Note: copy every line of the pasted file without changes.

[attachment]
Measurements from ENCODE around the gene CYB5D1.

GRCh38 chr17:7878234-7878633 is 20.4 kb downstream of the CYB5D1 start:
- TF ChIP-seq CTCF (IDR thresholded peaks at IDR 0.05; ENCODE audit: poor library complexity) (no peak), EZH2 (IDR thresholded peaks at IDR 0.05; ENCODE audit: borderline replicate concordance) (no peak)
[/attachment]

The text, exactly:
Measurements from ENCODE around the gene CYB5D1.

GRCh38 chr17:7878234-7878633 is 20.4 kb downstream of the CYB5D1 start:
- TF ChIP-seq CTCF (IDR thresholded peaks at IDR 0.05; ENCODE audit: poor library complexity) (no peak), EZH2 (IDR thresholded peaks at IDR 0.05; ENCODE audit: borderline replicate concordance) (no peak)